The Middle School Child One teacher’s perspective The teenage brain… http://www.teachersdomain.org/resource/tdc02.sci.life.reg.teenbrain/ Video http://www.pbs.org/wgbh/pages/frontline/shows/teenbrain/interviews/giedd.html Article
Bachelors of Elementary Education from Calvin College, minors in math and science
Masters of Science Education from Aquinas College
Completed 3 year training as a Partner for Sustainable Education with the VanAndel Education Institute (1 st generation)
Mother of two amazing daughters, Matilyn, 6 and Ellery, 3
15 th year for Crestwood Middle School at Kentwood Public Schools
Last year, Regional Finalist for MTOY and PAEMST nominee.
The Nature of the Beast*…
They are social by nature
They are unorganized (the binder, the locker…)
Drama becomes a big part of their lives (home and school)
Friends are more important than you and what you are teaching
They need to have procedures taught to them and that requires consistency
They are sensitive
They read adults very well (all kids do)!
They are NOT elementary or high school kids. They are their own group of students that you need to adapt to.
*There are exceptions to every generalization
What you can do…
Have a sense of humor!
Build a relationship with each student. It makes a difference.
Call home, the parents DO care!
Use your colleagues, they are an invaluable resource.
Go to extra-curricular events for support.
Don’t think you know everything; you don’t. It is okay!
Classroom management is the single most important skill and takes the longest to master, but HAVE A PLAN.
Teach the procedures in your class
Make them the SAME as other teachers in same grade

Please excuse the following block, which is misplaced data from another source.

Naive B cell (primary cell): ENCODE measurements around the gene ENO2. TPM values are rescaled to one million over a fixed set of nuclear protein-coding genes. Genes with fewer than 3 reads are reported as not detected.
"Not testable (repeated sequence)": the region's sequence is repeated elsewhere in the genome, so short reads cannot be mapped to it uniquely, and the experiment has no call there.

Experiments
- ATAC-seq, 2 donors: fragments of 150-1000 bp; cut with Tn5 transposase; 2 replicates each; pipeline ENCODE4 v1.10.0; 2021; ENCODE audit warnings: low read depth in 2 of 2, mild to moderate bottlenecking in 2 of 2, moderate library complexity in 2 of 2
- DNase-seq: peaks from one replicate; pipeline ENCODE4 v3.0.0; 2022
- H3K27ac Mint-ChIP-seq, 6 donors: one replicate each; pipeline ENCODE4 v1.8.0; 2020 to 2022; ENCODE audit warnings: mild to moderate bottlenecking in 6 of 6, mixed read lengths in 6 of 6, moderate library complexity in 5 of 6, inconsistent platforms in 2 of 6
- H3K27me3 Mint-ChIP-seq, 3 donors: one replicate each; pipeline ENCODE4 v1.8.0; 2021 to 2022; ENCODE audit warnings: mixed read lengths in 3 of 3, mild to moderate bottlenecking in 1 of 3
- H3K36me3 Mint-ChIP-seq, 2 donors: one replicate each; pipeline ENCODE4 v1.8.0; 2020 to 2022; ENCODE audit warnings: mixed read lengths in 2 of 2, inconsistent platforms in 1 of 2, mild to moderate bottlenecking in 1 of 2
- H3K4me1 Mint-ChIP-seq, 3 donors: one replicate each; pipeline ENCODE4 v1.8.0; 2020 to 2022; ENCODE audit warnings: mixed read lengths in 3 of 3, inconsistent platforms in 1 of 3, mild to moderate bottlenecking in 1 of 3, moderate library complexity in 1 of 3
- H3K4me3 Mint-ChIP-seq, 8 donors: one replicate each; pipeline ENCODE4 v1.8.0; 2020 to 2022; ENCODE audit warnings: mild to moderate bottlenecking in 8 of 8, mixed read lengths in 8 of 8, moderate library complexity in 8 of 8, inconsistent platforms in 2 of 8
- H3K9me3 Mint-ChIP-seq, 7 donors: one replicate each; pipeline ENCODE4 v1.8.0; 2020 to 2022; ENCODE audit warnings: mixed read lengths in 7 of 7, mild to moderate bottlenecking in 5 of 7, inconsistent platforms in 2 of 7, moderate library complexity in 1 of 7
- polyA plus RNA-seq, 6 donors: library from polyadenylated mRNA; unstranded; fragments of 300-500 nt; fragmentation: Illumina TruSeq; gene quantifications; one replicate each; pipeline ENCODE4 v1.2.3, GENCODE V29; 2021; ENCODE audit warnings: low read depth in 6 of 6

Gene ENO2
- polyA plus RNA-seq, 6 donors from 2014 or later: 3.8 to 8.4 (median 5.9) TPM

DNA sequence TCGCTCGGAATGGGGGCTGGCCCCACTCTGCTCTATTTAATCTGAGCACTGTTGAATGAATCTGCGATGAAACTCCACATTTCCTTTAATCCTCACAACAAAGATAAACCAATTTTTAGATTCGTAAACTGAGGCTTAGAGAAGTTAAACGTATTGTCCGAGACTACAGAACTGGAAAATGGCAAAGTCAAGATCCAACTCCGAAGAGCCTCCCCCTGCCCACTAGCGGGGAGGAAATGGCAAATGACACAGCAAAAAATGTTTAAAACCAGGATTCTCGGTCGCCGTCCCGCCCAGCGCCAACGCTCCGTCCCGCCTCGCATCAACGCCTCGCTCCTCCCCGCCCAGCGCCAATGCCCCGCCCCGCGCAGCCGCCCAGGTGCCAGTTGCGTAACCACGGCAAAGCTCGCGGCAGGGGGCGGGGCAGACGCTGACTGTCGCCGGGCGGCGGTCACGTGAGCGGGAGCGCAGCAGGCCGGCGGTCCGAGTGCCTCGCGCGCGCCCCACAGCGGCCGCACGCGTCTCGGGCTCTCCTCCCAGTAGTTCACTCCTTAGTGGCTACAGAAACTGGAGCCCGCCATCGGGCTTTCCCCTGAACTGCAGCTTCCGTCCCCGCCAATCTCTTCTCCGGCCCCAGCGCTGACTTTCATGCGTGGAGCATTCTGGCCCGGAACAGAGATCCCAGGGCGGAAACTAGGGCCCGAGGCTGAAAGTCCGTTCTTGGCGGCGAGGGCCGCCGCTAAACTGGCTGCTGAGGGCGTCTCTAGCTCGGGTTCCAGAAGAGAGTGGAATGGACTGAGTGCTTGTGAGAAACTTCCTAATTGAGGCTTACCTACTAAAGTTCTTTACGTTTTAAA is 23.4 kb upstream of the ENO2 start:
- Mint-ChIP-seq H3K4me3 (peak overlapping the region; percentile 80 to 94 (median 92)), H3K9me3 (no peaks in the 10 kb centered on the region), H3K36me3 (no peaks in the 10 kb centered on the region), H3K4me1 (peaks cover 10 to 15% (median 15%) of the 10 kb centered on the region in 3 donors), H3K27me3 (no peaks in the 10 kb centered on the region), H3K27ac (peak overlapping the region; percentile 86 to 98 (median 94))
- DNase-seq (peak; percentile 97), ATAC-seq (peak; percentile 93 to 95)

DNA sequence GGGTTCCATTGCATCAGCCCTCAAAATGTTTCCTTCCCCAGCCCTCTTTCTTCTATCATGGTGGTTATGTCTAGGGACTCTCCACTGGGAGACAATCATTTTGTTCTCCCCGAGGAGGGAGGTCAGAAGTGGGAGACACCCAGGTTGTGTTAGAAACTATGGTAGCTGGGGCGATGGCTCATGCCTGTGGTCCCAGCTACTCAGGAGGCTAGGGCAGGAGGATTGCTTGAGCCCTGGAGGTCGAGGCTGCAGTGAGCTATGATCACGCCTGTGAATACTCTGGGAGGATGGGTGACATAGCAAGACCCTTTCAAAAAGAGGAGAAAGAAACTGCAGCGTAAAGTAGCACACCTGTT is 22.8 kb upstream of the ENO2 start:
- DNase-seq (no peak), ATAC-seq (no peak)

Good Things! Monday and Friday only
3 bathroom passes per marking period
10/10 minute pass rule
Sharpen pencils before class
Raise your hands
Bell ringer/Bell work all week on one color paper to be handed in on Friday
Exit card on the way out (or something required)
Keep make-up work available for absent students
Have a “Go to” pile in room (brain teasers, story to read, learning logs, quiet ball, Simon says) if your lesson is too short
6 th grade
Babies with a lot of energy
Always have things to share
Need to be nurtured
Can only handle one or two things in one hour per day
Simplify, simplify, simplify! (Example of the lighting of the match)
They are good teachers themselves
They will be willing to be goofy and sing or dance or say chants, CLASS CLAP (bring in your guitar, etc.)
Vary what is done in an hour or take a break as needed ( quiet bathroom break, Simon Says, Quiet ball, Circle counting by 3s or 4s - multiples)
7 th grade
The middle child
Loss of fear from 6 th grade
Begin pushing for more independence
The teenage brain begins
Girl/Boy thing really takes off
Extra-curricular activities more available
8 th grade
Seniors of the middle school
Mello, seem apathetic
Many students really get it together in 8 th grade
Definite difference in maturity between male and female
Better sense of self than the other grades
Good sense of humor
Demand respect, want to be treated equally
Science in Middle School
Inquiry, very powerful
Content Area Reading
Directly teach vocabulary as it shows up
Model scientific process
No child is labeled special education or English Language Learner in science. They all come to you.
Takes a lot of planning
Takes a lot longer
Must include prior knowledge of students
Must allow for some choice, student questions
Answer questions with questions
Must structure the inquiry for best success (journals, lab groups, etc.)
Find unique ways to collect data and share it (cameras, video, websites)
Examples: Question on traits, question on snow and sun, question on plants with parts, carbon cycle
Use the school district policy
Varies district to district, and school to school
Homework needs to be able to be done INDEPENDENTLY!
Create a set of grades that the students depend on (patterns)
Keep these grades consistent and constant (within reason)
Try to use your textbook (if you have one) as a secondary resource in your classroom
Beg, borrow and steal from other places and teacher (in building, on-line community, etc.)
Be on good terms with the office staff, custodial staff, and KITCHEN!
Keep anything that works. You may be using it a different way in a different grade 5 years down the road (on-line files work well.)
Be creative! Often times, labs will call for chemicals that can be purchased locally but by a different name or a different substance. (20% hydrogen peroxide at hair product place, yeast instead of Manganese dioxide – today only, glue to make slime, Drano for sodium hydroxide, stearic acid)